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Toad Hall is situated on a hill overlooking the beautiful Swartekill, or Black Creek, Swamp. Usually around Memorial Day, we have an influx of snapping turtles, and occasionally other types of turtles like painted turtles, coming up out of the swamp to lay their eggs in our warm flower beds and compost piles. Turtles, being reptiles, lay eggs that must be kept warm to incubate and hatch. My fluffy, sunny flower beds are apparently irresistible.
Yesterday, we saw several turtles in the yard. One mama got out on top of an old stone barn foundation, about ten feet high, and then fell. Fortunately she is a sturdy reptile and she landed in a flower bed, so she was fine. Here is a picture of her at the bottom of the wall. Her shell was probably about 15-18 inches or so:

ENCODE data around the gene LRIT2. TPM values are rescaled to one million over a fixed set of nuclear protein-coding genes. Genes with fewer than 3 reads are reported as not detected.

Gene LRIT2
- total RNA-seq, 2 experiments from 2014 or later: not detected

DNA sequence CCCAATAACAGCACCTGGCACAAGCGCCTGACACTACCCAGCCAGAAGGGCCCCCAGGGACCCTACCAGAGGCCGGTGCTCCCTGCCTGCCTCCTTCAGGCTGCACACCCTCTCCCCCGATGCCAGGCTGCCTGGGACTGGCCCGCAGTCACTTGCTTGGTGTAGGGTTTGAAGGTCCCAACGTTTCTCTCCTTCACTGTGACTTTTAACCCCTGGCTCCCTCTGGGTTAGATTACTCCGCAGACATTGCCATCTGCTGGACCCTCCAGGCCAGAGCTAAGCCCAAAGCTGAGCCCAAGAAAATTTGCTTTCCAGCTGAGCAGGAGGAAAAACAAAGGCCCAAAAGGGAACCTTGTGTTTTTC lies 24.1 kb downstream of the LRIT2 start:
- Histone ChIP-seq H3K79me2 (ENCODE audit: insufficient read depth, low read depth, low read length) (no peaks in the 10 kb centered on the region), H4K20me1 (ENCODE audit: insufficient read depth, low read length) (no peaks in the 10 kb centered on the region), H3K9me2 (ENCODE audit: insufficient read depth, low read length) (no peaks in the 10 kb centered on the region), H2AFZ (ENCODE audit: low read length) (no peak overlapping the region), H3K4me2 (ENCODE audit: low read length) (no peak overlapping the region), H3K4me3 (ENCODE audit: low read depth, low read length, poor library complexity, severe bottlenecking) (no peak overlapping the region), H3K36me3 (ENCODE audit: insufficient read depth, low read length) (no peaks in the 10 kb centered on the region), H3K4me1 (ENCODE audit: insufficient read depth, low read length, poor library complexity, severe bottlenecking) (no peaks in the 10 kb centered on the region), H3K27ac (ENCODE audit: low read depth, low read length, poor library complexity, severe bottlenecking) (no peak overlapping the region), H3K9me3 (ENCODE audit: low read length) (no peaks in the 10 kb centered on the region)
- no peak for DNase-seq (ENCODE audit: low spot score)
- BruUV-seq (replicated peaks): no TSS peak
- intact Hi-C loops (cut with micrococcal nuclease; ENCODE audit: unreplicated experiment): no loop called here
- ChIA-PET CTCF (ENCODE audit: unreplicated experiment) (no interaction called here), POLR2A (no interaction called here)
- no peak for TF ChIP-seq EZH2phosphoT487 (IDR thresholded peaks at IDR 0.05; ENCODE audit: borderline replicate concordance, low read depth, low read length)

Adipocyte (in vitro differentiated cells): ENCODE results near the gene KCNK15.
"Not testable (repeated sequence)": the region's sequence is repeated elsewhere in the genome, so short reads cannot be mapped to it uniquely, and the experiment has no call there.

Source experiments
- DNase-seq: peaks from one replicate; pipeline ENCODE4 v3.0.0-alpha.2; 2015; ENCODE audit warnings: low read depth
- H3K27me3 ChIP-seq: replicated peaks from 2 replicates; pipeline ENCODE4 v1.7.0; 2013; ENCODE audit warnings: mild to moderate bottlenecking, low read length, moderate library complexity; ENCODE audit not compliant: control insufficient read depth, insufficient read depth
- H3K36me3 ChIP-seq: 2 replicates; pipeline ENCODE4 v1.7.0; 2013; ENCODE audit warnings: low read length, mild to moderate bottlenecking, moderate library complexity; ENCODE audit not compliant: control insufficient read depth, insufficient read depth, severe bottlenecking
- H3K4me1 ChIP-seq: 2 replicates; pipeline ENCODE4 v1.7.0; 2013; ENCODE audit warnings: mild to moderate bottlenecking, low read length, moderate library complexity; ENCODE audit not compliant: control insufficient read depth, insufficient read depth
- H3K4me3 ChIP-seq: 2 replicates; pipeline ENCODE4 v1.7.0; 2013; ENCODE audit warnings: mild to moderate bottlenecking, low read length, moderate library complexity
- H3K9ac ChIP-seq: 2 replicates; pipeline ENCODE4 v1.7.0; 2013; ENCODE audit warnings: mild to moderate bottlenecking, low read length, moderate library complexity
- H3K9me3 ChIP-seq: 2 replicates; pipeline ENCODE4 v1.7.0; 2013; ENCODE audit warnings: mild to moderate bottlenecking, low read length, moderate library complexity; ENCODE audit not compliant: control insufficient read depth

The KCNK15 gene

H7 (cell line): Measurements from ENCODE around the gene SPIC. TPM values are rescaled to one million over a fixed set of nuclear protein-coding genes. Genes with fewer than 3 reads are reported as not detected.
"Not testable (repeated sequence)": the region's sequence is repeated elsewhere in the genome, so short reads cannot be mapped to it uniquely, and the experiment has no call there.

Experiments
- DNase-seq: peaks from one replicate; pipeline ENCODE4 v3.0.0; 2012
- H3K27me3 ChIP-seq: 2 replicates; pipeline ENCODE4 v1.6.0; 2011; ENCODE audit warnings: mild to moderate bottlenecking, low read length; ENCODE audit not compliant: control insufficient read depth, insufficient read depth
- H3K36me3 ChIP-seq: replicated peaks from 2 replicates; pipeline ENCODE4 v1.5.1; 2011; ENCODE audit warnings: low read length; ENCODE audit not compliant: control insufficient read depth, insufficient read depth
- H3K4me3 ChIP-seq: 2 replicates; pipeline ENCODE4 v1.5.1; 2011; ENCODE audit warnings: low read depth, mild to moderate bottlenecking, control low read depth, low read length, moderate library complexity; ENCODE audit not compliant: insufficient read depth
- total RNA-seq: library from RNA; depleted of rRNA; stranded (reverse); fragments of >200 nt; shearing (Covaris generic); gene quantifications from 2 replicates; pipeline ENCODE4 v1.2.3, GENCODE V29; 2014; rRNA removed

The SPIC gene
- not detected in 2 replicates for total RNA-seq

Here is a closeup of her diggers — careful!:
One year, one of the turtles decided to take the shortest path from my compost pile back to the swamp. My garden lay en route, but she thought that she could scale my six-foot deer netting fence. I used some bamboo poles to get her off before she took the whole wall down with her, and then we stopped traffic to let her cross the road. She was a big one, with a more than two foot long shell.
We rarely see the baby turtles, so we’re not sure how successful the laying rate is here, but when we do see them they are teeny tiny, not much more than the size of a quarter. I once leaned over to pick up what I thought was a black plastic top and it was a baby painted turtle. This picture is from a couple of years ago, on a day when our young hens laid their first egg and I found a baby snapper: